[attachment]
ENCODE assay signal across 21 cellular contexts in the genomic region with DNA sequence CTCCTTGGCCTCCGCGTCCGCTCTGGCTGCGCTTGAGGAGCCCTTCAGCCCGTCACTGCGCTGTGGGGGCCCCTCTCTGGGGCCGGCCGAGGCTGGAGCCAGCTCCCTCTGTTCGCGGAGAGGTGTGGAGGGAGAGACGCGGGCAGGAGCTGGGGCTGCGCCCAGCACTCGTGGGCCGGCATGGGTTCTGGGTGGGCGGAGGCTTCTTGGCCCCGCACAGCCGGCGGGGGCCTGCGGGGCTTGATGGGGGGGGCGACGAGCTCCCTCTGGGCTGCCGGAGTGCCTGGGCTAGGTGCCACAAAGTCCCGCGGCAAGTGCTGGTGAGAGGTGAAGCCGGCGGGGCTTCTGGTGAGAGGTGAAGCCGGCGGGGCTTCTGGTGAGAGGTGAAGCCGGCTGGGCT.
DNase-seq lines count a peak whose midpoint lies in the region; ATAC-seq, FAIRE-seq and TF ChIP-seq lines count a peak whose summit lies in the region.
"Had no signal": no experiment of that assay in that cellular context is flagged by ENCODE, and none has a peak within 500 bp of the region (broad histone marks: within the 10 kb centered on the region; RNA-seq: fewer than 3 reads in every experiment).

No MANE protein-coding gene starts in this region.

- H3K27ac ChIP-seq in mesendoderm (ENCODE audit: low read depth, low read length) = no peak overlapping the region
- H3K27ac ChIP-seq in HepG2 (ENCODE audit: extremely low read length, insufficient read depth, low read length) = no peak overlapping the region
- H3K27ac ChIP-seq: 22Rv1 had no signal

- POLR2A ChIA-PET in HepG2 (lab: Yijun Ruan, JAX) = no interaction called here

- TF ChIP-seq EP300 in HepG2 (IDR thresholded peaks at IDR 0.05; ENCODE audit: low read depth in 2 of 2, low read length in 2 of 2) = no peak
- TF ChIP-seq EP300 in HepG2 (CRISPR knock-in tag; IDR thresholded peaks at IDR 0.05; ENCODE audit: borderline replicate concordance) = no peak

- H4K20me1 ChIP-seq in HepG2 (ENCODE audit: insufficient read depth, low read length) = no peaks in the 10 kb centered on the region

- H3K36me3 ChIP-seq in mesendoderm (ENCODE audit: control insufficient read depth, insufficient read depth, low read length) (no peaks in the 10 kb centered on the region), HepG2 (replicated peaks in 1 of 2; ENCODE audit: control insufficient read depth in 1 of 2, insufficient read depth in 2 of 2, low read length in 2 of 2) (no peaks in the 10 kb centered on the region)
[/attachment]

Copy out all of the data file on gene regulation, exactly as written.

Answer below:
ENCODE assay signal across 21 cellular contexts in the genomic region with DNA sequence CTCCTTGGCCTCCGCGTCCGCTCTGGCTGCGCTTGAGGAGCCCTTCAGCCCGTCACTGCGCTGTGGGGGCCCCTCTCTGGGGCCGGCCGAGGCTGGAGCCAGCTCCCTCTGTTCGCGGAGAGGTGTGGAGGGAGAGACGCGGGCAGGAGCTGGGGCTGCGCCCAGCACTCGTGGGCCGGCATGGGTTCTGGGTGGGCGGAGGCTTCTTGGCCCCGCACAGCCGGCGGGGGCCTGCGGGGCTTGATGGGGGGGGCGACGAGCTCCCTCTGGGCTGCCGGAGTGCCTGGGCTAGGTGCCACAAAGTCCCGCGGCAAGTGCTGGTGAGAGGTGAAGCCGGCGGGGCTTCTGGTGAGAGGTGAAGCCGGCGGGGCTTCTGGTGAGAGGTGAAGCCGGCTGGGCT.
DNase-seq lines count a peak whose midpoint lies in the region; ATAC-seq, FAIRE-seq and TF ChIP-seq lines count a peak whose summit lies in the region.
"Had no signal": no experiment of that assay in that cellular context is flagged by ENCODE, and none has a peak within 500 bp of the region (broad histone marks: within the 10 kb centered on the region; RNA-seq: fewer than 3 reads in every experiment).

No MANE protein-coding gene starts in this region.

- H3K27ac ChIP-seq in mesendoderm (ENCODE audit: low read depth, low read length) = no peak overlapping the region
- H3K27ac ChIP-seq in HepG2 (ENCODE audit: extremely low read length, insufficient read depth, low read length) = no peak overlapping the region
- H3K27ac ChIP-seq: 22Rv1 had no signal

- POLR2A ChIA-PET in HepG2 (lab: Yijun Ruan, JAX) = no interaction called here

- TF ChIP-seq EP300 in HepG2 (IDR thresholded peaks at IDR 0.05; ENCODE audit: low read depth in 2 of 2, low read length in 2 of 2) = no peak
- TF ChIP-seq EP300 in HepG2 (CRISPR knock-in tag; IDR thresholded peaks at IDR 0.05; ENCODE audit: borderline replicate concordance) = no peak

- H4K20me1 ChIP-seq in HepG2 (ENCODE audit: insufficient read depth, low read length) = no peaks in the 10 kb centered on the region

- H3K36me3 ChIP-seq in mesendoderm (ENCODE audit: control insufficient read depth, insufficient read depth, low read length) (no peaks in the 10 kb centered on the region), HepG2 (replicated peaks in 1 of 2; ENCODE audit: control insufficient read depth in 1 of 2, insufficient read depth in 2 of 2, low read length in 2 of 2) (no peaks in the 10 kb centered on the region)